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Condition of Police Taser Will Figure In Probe of Michigan Man's Death

The fatal shooting of Patrick Lyoya in Michigan raises questions about why a traffic stop turned into a foot chase and tussle before Lyoya was killed by a police officer while facing the ground. Lyoya, a 26-year-old Black man, was shot in the head in Grand Rapids, Mi., on April 4. The police chief took the unusual step of releasing videos of the violent confrontation over objections of the prosecutor, who will decide whether the white officer should be charged. “It is an unjustifiable use of deadly force because the police escalated a traffic stop into an execution,” said Lyoya family attorney Benjamin Crump, the Associated Press reports.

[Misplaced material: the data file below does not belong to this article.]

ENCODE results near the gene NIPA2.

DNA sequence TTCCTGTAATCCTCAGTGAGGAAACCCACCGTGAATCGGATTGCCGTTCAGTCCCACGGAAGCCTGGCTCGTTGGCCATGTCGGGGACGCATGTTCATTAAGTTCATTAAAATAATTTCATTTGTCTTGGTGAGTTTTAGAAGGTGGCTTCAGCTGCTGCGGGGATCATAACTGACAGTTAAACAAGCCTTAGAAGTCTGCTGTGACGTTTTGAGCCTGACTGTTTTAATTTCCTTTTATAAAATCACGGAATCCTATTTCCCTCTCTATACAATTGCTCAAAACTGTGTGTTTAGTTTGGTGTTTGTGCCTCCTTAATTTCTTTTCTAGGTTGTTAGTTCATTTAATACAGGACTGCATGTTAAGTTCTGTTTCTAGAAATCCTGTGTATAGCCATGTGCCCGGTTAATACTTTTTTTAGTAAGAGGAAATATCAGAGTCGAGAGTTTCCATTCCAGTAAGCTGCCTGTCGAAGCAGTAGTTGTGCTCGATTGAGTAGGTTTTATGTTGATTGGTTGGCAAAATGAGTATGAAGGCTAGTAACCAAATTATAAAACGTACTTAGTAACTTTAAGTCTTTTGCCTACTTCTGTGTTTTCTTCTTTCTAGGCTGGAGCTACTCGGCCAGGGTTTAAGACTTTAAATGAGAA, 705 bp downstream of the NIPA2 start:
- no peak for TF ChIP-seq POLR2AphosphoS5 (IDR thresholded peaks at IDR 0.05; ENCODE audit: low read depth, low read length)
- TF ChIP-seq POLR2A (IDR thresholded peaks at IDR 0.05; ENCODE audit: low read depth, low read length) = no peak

Video showed Lyoya emerging from a car and refusing the officer’s command to get back inside, then running away in the residential neighborhood. The officer said he stopped the car because the license plate didn’t match the vehicle.vThe pair wrestled as the officer demanded that Lyoya give up. Before shooting Lyoya, the officer loudly claimed that the man had possession of his police Taser. “Beyond the videos, I think the biggest factors will be the condition of the Taser and what, if anything, the motorist was trying to do with it,” said Seth Stoughton, a professor at University of South Carolina School of Law. “If the Taser only held the cartridge that had already been discharged, that means it could only be used to ‘drive stun,’ which hurts but doesn’t have any real risk of incapacitating an officer. ... Whether the Taser could realistically be used to disable the officer is hugely important.”


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